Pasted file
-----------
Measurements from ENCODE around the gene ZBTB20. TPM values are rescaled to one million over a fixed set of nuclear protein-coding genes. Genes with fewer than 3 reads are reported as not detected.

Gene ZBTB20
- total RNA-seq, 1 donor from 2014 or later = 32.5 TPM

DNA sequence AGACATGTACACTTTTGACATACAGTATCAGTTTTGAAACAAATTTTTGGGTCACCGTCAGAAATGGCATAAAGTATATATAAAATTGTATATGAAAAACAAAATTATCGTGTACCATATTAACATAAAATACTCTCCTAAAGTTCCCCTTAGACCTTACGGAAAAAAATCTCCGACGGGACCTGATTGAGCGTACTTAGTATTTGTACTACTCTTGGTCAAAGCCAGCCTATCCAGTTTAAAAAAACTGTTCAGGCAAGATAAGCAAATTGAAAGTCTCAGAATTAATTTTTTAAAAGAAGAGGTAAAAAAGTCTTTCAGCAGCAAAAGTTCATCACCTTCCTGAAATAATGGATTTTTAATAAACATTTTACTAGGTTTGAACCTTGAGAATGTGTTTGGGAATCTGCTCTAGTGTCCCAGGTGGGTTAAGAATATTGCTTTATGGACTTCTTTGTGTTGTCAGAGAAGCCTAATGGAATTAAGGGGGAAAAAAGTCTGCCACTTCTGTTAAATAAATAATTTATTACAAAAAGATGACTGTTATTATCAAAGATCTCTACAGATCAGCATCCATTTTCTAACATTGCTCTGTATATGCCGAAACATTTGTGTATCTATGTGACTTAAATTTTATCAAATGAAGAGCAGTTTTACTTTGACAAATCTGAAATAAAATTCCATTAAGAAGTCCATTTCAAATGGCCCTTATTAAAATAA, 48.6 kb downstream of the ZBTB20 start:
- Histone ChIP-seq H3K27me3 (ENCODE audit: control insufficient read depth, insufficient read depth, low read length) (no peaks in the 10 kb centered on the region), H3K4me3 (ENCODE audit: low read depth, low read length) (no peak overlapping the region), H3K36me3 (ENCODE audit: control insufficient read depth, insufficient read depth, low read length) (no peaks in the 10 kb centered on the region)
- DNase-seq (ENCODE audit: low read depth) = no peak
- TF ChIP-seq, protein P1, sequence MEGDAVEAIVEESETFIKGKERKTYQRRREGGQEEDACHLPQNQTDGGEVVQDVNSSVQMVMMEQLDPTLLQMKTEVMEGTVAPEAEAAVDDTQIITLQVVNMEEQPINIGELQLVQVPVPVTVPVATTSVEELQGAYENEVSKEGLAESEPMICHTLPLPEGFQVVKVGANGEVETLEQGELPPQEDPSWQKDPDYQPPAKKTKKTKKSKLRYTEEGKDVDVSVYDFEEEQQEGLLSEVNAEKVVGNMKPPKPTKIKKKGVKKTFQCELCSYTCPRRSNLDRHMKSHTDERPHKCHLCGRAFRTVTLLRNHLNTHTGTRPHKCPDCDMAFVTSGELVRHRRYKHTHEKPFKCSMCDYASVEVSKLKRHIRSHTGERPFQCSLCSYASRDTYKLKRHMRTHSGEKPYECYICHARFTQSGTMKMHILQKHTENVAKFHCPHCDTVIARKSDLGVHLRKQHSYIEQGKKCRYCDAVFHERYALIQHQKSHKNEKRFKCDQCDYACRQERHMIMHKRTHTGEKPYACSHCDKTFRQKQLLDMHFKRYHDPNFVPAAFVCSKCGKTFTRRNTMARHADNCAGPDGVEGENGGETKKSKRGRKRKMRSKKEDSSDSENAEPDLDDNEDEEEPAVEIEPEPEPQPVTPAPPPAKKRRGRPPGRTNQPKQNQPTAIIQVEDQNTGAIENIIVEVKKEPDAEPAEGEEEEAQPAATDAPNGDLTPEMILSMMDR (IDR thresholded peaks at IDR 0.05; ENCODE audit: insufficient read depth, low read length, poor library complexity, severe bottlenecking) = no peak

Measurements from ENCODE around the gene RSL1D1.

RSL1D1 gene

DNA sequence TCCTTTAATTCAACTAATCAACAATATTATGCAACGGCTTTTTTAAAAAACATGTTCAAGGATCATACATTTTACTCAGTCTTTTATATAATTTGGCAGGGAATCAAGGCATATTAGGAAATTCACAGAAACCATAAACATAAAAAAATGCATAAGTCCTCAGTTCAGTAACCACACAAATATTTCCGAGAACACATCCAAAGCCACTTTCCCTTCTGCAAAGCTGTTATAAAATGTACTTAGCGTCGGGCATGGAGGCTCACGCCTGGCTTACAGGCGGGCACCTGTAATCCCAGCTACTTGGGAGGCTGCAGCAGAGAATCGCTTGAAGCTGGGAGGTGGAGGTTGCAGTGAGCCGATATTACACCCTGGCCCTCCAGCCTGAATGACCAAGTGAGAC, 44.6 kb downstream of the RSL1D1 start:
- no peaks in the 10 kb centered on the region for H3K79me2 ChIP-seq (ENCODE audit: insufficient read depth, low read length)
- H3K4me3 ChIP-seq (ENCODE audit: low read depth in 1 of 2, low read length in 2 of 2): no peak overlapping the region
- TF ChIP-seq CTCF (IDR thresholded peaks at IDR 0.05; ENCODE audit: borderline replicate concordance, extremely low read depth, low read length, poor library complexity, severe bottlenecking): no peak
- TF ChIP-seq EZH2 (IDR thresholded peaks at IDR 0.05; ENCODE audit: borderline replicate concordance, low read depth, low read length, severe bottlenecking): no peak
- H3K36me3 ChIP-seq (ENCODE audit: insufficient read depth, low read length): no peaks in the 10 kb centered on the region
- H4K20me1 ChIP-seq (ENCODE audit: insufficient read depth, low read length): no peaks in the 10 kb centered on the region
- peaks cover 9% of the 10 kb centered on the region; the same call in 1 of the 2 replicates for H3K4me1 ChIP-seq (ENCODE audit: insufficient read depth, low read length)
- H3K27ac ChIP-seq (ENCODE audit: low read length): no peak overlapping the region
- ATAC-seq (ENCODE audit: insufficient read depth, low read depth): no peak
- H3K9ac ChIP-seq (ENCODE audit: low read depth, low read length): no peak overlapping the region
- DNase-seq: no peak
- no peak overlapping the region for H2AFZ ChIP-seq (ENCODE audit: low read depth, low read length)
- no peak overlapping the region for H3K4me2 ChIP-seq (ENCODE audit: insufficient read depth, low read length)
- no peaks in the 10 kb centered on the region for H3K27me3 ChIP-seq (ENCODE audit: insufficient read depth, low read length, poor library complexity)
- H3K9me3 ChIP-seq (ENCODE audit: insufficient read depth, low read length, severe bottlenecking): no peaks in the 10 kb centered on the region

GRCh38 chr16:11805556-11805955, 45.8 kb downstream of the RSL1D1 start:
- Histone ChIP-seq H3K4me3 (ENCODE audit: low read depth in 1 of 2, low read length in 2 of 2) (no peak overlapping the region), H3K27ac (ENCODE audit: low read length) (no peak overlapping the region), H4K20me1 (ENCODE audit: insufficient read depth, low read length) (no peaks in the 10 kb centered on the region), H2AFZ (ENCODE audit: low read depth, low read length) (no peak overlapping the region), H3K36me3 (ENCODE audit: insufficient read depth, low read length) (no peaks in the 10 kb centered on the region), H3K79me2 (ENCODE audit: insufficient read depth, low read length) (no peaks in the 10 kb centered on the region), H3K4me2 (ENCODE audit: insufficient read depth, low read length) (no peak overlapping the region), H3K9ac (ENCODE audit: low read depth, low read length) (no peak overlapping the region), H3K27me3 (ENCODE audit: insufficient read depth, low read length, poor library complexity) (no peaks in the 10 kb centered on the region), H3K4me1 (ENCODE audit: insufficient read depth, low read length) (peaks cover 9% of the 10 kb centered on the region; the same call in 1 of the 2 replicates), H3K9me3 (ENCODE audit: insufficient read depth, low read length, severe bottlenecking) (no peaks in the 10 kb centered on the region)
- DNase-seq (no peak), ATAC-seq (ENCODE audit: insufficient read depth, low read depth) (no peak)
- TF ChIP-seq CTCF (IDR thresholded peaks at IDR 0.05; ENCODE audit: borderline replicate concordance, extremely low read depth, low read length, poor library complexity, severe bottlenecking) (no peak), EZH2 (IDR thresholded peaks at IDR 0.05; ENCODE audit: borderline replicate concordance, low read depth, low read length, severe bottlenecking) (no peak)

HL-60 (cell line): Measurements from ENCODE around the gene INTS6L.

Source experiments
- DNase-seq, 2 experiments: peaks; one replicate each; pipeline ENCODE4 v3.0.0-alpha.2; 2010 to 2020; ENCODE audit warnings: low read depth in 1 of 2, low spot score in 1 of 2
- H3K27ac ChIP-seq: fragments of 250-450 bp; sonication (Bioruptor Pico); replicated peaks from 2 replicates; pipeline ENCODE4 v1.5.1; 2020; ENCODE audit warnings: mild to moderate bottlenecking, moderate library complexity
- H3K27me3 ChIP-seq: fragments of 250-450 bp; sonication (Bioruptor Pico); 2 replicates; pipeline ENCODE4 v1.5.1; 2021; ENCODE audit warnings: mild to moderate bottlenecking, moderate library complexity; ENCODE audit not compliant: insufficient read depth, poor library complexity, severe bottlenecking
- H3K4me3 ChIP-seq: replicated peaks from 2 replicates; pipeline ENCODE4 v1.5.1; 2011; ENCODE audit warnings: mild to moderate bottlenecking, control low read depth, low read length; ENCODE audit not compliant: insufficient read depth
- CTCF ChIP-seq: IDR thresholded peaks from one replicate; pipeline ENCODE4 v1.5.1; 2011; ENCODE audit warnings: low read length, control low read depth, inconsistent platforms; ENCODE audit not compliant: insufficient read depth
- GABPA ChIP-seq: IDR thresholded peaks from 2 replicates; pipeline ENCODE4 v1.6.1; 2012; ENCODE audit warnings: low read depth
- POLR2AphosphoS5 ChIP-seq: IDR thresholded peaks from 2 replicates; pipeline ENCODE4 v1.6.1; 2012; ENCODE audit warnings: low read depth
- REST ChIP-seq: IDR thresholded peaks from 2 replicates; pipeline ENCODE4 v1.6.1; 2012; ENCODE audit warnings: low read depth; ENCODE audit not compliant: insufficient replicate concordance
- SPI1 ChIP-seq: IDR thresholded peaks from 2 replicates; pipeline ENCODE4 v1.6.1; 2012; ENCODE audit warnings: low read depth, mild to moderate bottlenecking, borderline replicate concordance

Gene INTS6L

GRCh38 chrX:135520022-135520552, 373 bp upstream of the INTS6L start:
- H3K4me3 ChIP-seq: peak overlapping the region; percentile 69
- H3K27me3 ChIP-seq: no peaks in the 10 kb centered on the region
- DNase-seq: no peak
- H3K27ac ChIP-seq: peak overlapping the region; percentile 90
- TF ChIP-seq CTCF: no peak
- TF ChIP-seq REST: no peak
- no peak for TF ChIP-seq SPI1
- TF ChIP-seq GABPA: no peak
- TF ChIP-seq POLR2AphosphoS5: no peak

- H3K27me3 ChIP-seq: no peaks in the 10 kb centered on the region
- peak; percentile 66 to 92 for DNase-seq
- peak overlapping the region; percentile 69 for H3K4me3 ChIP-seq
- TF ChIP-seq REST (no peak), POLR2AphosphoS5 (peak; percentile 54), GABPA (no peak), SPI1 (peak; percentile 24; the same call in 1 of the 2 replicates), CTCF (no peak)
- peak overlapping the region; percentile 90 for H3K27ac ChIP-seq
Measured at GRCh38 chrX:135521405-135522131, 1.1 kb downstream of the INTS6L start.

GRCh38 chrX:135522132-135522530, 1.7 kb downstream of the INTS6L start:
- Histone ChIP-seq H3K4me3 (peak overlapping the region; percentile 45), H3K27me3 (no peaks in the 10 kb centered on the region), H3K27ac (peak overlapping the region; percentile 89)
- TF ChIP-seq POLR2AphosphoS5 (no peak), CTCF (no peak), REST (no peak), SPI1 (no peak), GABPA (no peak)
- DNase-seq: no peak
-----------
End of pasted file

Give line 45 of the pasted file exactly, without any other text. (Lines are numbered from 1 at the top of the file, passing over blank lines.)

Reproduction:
- DNase-seq: no peak